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I've been looking at other designs, and I've double-checked the pics I have of the ML-1, with it's 809 ohm anode resistor, on an ecc88 or similar tube.

What advantages, overall, could there be in making the anode resistor a bigger value, than the ideal?
One possible reason is if it is larger than 'ideal', the bottom tube provides extra current gain.

None of the WCF stages I've seen really need to be fully 'balanced' ... even to drive 600R to ridiculous levels
 

Winston OBoogie

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With a 'naked', output trasformerless 'White', then the effects of imbalance would tend to be brushed under the carpet somewhat since, even with a conservative 200V H.T. rail, any sane max signal level is going to be about 12dB below the swing capabilities of the follower.

Using a typical 4:1 output transformer, such as is used in the Jensen circuit posted by Bill above, we've shifted gears and things become more apparent.


It doesn't cost any more to balance it and I just don't see any downsides to doing that.
I also don't advocate or suggest being too retentive about it, getting close is perfectly fine.

But each to each. Again, this is DIY.
 

Winston OBoogie

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I just ordered some E180F pentodes from Langrex here in the UK in the hope that it motivates me to try a pentode White.

One step further would be to triode strap them and use two per push and two per pull, in a cascode config. akin to the late Allen Wright's Super Linear Cathode Follower.

Who knows - It might all end up as a circuit that, although it wastes extra heater current, works and sounds almost as fine as one built with MOSFETs
 

Winston OBoogie

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I'd completely forgotten that the original White follower patent was assigned to EMI in 1940, I assume Mr. E.L. White worked for EMI.

I found a subsequent patent which claims improvements over the original White which is also assigned to EMI.
The circuit is by Gordon Sidney Pengelly Scantlebury so, I guess, this one is the "Scantlebury" follower.

The reference I was actually looking for is another EMI invention (they must all have been smart fellas at EMI) and is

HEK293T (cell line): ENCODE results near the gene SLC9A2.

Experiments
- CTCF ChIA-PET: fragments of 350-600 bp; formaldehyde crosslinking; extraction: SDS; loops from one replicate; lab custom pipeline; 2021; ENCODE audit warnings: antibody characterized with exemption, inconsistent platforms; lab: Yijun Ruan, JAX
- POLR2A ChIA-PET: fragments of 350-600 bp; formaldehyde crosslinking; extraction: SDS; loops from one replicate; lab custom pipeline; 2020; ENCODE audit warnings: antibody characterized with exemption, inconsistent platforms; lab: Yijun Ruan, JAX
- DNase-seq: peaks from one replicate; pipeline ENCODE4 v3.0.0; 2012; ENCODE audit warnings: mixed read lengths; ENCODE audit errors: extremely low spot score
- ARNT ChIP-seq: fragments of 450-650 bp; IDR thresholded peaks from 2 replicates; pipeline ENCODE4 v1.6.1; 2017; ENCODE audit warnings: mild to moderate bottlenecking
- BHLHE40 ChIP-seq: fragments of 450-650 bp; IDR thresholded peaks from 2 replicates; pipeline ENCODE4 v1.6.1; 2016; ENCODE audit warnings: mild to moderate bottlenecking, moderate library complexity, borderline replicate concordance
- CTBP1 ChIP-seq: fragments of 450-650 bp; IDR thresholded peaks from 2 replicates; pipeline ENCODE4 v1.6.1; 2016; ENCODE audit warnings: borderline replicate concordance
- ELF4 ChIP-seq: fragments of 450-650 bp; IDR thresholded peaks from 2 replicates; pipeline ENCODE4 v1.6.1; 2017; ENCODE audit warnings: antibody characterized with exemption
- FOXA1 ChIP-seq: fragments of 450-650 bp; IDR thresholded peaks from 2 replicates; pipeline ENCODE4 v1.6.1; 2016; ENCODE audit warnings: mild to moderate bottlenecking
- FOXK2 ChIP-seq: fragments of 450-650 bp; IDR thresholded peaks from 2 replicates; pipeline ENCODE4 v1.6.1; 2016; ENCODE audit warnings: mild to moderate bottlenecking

"Cathode Follower Circuit Using Sceen Grid Valves" published in 1947 so, if anyone has it?
 

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abbey road d enfer

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The circuit is by Gordon Sidney Pengelly Scantlebury so, I guess, this one is the "Scantlebury" follower.
So, 40 years before Crown, he invented the "grounded-bridge" topology.
I understand why the "Scantlebury" follower didn't catch on. The claimed advantage of using a single power rail is defeated by the need to make it floating.
 

Winston OBoogie

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So, 40 years before Crown, he invented the "grounded-bridge" topology.

Ha! I didn't catch that but it certainly seems that way doesn't it.

I understand why the "Scantlebury" follower didn't catch on. The claimed advantage of using a single power rail is defeated by the need to make it floating.
To be fair, the name isn't quite as catchy either! :D In all seriousness, you're right, there's no advantage to the Scantlebury in our world.

I still haven't found an example of an optimized White follower circuit from before the 1990's.
The early Manley mic pre's seem to be almost the same circuit as the Mastering Labs that Max is interested in and they're off too. Again, it's no reflection on the design/designer as I just think it wasn't known at the time.

I also read in a thread where PRR said that this has caught many a good designer out, which is probably true too.
 

My3gger

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I still haven't found an example of an optimized White follower circuit from before the 1990's.
The early Manley mic pre's seem to be almost the same circuit as the Mastering Labs that Max is interested in and they're off too. Again, it's no reflection on the design/designer as I just think it wasn't known at the time.
Max must be searching for schematics people posted here or at audiophile forums 20+ years ago, can't remember exactly where and from who. One was marked as "Manley 60dB OLG (open loop gain), 40dB NFB, 20dB gain, +26dBu out" line stage. This one doesn't seem like usual very low gain tube line stage because of added ECC83, guess it can also have mic input transformer to make mic amp.